# Fermat's Polygonal Number Theorem

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**Fermat's polygonal number theorem** states that every positive integer can be written as the sum of at most \(n\) \(n\)-gon numbers. This implies that a positive integer can be written as the sum of at most 3 triangular numbers, 4 square numbers, and so on.

- \(17=1+6+10\) (triangular numbers)
- \(17=1+16\) (square numbers)
- \(17=5+12\) (pentagonal numbers)

The case for \(n=3\) was proved by Gauss and the proof is given below.

From Lagrange's three-square theorem, we know that a number \(r\) of the form \(8n+7\) cannot be represented as the sum of 3 square numbers. This implies that numbers of the form \(8n+3\) can be written as the sum of 3 squares.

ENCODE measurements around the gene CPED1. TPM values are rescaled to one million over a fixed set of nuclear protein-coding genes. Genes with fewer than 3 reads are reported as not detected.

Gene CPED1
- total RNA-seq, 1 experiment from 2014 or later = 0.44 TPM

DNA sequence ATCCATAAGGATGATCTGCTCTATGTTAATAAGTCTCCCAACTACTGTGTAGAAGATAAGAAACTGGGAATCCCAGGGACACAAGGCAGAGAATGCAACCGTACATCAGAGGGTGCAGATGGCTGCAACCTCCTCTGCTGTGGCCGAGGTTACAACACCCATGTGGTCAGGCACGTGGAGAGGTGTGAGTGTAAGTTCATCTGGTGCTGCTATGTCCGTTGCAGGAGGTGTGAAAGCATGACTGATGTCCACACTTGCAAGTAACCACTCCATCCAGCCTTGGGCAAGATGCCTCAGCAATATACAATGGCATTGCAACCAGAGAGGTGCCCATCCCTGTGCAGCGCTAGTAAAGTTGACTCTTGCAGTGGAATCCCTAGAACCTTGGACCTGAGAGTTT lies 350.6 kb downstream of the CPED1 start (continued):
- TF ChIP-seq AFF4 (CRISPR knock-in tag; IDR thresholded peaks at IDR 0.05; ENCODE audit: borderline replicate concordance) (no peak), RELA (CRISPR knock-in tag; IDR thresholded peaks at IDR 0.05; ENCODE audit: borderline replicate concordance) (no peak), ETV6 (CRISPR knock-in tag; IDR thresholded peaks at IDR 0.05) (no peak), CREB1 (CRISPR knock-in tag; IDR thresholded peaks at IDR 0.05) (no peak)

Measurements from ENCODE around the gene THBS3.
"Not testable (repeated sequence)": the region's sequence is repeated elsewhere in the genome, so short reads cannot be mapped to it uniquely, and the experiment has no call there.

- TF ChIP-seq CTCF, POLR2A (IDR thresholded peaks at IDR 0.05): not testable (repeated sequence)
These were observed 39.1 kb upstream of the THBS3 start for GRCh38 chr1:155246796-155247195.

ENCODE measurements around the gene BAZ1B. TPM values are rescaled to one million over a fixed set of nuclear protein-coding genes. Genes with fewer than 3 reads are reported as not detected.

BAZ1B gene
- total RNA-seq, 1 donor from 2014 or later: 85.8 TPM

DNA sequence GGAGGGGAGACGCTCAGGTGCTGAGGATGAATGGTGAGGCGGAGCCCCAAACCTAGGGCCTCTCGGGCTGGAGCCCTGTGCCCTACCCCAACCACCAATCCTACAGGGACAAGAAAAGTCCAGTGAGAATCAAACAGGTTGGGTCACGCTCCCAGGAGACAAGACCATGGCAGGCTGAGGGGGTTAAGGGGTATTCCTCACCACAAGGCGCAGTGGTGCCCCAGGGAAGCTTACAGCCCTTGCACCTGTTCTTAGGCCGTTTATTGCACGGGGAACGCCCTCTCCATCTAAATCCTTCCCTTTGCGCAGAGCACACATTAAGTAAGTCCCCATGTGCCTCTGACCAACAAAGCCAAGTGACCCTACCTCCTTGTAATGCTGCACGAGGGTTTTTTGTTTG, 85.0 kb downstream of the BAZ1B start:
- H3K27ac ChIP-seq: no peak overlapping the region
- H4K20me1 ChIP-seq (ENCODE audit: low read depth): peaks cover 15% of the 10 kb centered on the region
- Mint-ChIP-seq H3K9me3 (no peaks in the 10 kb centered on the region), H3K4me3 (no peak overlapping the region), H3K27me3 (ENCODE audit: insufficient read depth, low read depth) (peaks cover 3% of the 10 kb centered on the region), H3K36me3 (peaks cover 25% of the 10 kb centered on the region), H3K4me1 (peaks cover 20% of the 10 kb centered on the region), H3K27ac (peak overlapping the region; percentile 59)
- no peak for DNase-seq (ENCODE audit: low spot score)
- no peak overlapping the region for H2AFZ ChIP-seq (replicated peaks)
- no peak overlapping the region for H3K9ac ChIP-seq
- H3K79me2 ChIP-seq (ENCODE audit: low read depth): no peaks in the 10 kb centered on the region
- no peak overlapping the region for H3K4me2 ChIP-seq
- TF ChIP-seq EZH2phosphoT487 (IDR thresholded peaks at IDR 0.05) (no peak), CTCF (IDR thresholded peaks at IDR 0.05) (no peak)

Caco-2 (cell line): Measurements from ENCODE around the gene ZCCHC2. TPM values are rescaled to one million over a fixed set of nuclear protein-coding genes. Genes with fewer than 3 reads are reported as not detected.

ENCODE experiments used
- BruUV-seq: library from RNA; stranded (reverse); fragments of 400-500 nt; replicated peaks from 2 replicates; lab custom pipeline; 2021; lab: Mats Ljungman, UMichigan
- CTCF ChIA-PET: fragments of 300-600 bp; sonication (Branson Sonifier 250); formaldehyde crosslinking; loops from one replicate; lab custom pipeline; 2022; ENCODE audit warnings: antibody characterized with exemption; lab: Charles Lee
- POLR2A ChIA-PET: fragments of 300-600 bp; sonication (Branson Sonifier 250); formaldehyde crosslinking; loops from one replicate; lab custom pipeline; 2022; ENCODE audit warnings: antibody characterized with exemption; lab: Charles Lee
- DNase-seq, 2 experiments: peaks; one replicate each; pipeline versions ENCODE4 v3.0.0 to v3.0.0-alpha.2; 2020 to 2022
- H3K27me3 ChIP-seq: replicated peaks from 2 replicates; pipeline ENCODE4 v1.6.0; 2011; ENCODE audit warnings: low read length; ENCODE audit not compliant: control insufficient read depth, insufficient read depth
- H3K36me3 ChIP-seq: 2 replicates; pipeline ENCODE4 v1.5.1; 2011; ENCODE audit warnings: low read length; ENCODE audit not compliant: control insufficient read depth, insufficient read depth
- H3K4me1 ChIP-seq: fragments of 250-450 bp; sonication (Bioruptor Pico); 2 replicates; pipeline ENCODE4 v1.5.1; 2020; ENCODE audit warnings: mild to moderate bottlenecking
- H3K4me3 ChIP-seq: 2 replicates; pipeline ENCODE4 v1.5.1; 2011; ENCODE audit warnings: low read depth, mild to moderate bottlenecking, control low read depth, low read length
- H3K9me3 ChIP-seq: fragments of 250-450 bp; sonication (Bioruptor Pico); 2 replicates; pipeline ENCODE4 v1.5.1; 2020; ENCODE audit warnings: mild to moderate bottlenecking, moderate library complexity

The squares mod 8 are \((0,1)\) and \((4).\)

For \(r\) to be the sum of three squares, the squares need to be congruent to \(1 \pmod 8:\)

\[\begin{align} r&=(2x+1)^2+(2y+1)^2+(2z+1)^2\\ 8n+3&=4x^2+4x+4y^2+4y+4z^2+4z+3\\ 8n&=4x(x+1)+4y(y+1)+4z(z+1)\\ n&=\frac{x(x+1)}{2}+\frac{y(y+1)}{2}+\frac{z(z+1)}{2}. \end{align}\]

All triangular numbers are of the form \(\frac{a(a+1)}{2}.\) Thus, \(n\) can be written as the sum of three triangular numbers. \(_\square\)

**Cite as:**Fermat's Polygonal Number Theorem.

*Brilliant.org*. Retrieved from https://brilliant.org/wiki/fermats-polygonal-number-theorem/